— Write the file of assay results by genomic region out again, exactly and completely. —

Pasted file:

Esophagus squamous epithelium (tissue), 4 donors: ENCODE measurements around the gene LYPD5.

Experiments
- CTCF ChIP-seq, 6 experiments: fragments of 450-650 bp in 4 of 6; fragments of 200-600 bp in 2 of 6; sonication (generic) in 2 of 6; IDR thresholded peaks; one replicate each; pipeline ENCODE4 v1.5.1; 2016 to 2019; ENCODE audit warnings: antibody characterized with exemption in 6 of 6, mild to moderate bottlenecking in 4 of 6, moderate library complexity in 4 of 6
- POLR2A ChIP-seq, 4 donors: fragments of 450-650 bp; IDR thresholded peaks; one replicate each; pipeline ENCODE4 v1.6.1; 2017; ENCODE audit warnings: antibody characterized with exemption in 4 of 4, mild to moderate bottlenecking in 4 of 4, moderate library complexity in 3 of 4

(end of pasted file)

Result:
Esophagus squamous epithelium (tissue), 4 donors: ENCODE measurements around the gene LYPD5.

Experiments
- CTCF ChIP-seq, 6 experiments: fragments of 450-650 bp in 4 of 6; fragments of 200-600 bp in 2 of 6; sonication (generic) in 2 of 6; IDR thresholded peaks; one replicate each; pipeline ENCODE4 v1.5.1; 2016 to 2019; ENCODE audit warnings: antibody characterized with exemption in 6 of 6, mild to moderate bottlenecking in 4 of 6, moderate library complexity in 4 of 6
- POLR2A ChIP-seq, 4 donors: fragments of 450-650 bp; IDR thresholded peaks; one replicate each; pipeline ENCODE4 v1.6.1; 2017; ENCODE audit warnings: antibody characterized with exemption in 4 of 4, mild to moderate bottlenecking in 4 of 4, moderate library complexity in 3 of 4